INSTANTLY dismiss anyone who doesn't have time for the Mazda MX-5. Your typical pub bore might fire a few accusations at the little two-seater drop top, but I'll bet a sizeable wedge that they're all complete bunkum. Its appearance suggests it is a bit of a plaything, designed for those who want the wind in their hair and nothing else, but beneath the skin there is a genuine sports car for those who care to look.
The only tiny niggle you could possibly level at the MX-5 is that it is not quick enough, even though that is not true: the MX-5 2.0i Sport is more than quick enough, but sports car drivers always always want more power and the 158bhp from the four-cylinder unit is where it ends.
Until now. Maybe it's down to the number of serious enquiries, or perhaps the on-track success of the MX-5 GT4 racer, but either way Mazda UK have been paying attention and have come up with their own take on the ultimate MX-5. But this is so much more than a set of wheels and a fancy paint job.
Perhaps most importantly, the people charged with honing and creating this ultimate MX-5 is Jota Sport. These guys and girls usually run race teams - Aston Martins as well as MX-5s - and have been doing so for several years. Most importantly they've been behind the GT4 racer since the start and in no small part have contributed to its development and success.
The changes are significant too. The headline grabber is the power output, now raised to a very healthy 200bhp although this may change if production is agreed. A combination of an altered intake and exhaust system plus some software tweaks has unleashed more of the engine's obvious potential. Elsewhere on the mechanical front the dampers have been slightly tweaked while the springs have been replaced with Eibach items specified by Jota to suit their demands. Combine that with the newly-specified wheels and tyres and you can see the potential.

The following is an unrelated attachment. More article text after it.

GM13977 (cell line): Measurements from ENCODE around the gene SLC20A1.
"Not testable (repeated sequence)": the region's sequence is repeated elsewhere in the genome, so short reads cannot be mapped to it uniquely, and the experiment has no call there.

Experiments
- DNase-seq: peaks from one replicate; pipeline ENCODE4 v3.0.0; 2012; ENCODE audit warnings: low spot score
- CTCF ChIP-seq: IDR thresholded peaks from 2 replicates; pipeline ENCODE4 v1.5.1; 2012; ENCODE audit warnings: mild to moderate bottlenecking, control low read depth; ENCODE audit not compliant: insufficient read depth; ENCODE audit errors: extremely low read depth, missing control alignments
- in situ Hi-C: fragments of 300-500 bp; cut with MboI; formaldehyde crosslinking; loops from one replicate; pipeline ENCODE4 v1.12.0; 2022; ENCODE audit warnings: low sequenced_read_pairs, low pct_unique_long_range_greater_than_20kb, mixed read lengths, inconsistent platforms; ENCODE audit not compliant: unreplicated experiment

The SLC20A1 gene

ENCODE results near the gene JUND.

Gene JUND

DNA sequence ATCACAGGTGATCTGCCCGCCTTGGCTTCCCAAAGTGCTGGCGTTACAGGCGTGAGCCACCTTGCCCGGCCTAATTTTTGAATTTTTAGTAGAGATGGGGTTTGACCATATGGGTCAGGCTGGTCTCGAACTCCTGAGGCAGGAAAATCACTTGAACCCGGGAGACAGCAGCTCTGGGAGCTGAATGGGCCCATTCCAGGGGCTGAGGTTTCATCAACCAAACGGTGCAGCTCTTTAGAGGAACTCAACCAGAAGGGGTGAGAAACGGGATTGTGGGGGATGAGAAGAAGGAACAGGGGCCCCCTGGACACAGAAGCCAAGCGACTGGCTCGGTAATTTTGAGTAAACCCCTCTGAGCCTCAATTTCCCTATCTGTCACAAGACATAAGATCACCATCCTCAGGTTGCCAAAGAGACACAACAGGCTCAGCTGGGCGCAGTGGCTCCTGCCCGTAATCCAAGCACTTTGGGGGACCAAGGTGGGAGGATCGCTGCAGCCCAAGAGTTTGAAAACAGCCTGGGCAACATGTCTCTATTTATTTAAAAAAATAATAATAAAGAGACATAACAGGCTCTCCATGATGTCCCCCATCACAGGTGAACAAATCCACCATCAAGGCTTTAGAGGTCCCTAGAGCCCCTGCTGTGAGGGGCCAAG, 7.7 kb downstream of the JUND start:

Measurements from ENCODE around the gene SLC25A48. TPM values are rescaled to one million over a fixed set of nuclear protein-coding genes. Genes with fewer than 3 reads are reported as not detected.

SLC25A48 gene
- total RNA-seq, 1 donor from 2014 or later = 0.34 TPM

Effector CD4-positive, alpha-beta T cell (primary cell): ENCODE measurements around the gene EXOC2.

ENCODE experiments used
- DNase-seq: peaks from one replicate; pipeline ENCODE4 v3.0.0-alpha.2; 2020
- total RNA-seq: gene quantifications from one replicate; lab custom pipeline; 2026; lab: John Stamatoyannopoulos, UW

This concept version isn't exactly hard to miss either. Finished in an eye-poking orange and black colour scheme the MX-5 GT concept certainly has a bit more presence, and if anything the change in colour helps to make the most of the shape. There's some genuine aerodynamics on the car too, with a lip spoiler at the rear and a splitter at the front both fashioned from carbonfibre - just like the race car. There's more carbonfibre on the inside too, just to remind you as well as a numbered plaque to prove the car's authenticity.
There's a fair amount of anticipation then as you fire it up and it is comprehensively delivered when the engine catches. Jota admit that on this particular version the induction system has been removed, giving the GT concept an absurdly vocal rasp that would never make production - even though it is fantastic fun.
As you pull away everything seems very familiar bar the much louder engine note, and any thoughts that Jota has turned it into some track-biased one trick pony are quickly dispelled. It still rides very well, with a sport firmness but nothing more, allowing it to follow bumps in the road but not be dictated by them. That helps to maintain your progress at speed too, regardless of the road surface.
At first you might wonder where all that extra power is, for although the MX-5 lugs happily from low revs the GT concept feels no quicker if you do so. No, this is a proper naturally-aspirated performance engine that needs revs to work. You need to get acquainted with the numbers five, six and seven if you haven't already, and when you do so it responds with glee and all 200 horsepower is there to be used. Don't forget this extra performance still comes with the typical MX-5 qualities - the snappy gearshift, the strong brakes (enhanced for the GT concept) and the excellent steering.
It is this extra power that really starts to work the highly-capable chassis hard, and with the balance of power and grip now even more closely matched there is a wonderful sweet spot that is even bigger than before where you dance between grip and slip. This is what a sports car is all about, and as finely balanced as the standard MX-5 is this concept feels even better.
This is the only snag: it is still just a concept, unless of course you get down to your Mazda dealer now and start badgering them to make it a reality. I would, if only because this is the MX-5 to silence any remaining doubters.
FACTS AT A GLANCE
Mazda MX-5 GT concept, £30,000 (est)
Engine: 2.0-litre petrol unit producing 200bhp and 150lb.ft of torque (tbc)
Transmission: Six-speed manual gearbox driving the rear wheels
Performance: Top speed 140mph, 0-62mph in 6.5 seconds (est)
Economy: 32mpg combined (est)
Emissions: 200g/km (est)
- Power4 (higher than average performance)
- 0-60 mph
- Economy2 (worse than average fuel economy)
- Insurance groups2 (higher than average costs)
Motors.co.uk value verdict: